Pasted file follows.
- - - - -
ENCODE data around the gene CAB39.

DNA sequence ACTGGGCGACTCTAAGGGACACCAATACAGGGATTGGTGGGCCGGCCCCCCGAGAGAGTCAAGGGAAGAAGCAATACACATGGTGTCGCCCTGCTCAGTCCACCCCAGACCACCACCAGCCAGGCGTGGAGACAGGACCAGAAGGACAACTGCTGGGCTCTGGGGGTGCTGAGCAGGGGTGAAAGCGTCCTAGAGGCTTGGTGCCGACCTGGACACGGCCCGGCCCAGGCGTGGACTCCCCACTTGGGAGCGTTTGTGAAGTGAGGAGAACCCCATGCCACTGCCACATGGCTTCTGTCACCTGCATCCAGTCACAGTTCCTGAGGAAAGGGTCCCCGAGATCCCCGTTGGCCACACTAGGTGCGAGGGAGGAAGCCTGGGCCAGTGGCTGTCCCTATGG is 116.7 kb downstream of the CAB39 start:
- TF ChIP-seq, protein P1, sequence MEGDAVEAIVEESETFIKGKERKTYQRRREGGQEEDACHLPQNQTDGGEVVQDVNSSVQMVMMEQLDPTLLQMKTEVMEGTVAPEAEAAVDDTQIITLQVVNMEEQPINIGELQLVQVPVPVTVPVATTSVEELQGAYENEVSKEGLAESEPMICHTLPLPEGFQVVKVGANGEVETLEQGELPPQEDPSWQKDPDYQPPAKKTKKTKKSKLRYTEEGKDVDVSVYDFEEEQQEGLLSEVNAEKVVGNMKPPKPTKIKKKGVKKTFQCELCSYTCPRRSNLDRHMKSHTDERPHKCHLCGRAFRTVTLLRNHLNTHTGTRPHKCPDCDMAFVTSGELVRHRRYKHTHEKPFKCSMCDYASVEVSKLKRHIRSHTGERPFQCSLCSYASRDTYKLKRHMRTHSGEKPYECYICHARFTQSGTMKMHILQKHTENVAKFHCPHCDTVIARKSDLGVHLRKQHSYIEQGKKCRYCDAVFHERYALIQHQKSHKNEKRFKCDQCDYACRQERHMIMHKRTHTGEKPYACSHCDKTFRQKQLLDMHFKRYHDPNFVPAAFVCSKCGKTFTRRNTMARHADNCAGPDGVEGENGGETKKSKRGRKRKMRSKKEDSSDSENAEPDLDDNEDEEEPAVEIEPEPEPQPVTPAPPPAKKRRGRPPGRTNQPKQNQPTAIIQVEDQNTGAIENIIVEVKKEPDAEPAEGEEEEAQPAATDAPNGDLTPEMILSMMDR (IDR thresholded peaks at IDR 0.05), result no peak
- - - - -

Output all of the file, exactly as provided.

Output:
ENCODE data around the gene CAB39.

DNA sequence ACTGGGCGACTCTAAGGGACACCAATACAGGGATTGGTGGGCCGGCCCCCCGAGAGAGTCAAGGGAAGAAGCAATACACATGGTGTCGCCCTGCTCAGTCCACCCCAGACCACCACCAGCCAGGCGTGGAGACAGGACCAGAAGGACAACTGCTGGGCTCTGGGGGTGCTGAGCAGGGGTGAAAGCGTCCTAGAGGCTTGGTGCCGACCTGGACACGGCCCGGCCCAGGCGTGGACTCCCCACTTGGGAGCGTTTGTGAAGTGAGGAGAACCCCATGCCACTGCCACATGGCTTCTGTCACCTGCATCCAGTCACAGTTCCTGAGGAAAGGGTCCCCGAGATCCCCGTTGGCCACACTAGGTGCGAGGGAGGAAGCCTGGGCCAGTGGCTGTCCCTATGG is 116.7 kb downstream of the CAB39 start:
- TF ChIP-seq, protein P1, sequence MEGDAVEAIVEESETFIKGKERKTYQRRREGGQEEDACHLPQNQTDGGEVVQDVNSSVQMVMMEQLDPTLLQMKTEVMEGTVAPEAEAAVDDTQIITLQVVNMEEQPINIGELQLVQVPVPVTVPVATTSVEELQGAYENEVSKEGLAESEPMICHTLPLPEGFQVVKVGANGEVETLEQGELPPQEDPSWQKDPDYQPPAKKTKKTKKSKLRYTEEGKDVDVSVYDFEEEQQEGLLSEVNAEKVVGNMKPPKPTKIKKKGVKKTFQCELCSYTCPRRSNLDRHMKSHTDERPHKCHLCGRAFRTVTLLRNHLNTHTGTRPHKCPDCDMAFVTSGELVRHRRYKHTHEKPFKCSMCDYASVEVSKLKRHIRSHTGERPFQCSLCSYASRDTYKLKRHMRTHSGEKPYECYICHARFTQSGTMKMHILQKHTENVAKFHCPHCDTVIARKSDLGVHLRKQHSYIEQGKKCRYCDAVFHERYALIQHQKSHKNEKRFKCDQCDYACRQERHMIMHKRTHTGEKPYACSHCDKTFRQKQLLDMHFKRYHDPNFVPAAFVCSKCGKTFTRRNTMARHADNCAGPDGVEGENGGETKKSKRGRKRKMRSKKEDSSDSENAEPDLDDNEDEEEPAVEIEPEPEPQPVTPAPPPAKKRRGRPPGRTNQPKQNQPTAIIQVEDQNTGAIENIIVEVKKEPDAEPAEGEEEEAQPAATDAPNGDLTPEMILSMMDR (IDR thresholded peaks at IDR 0.05), result no peak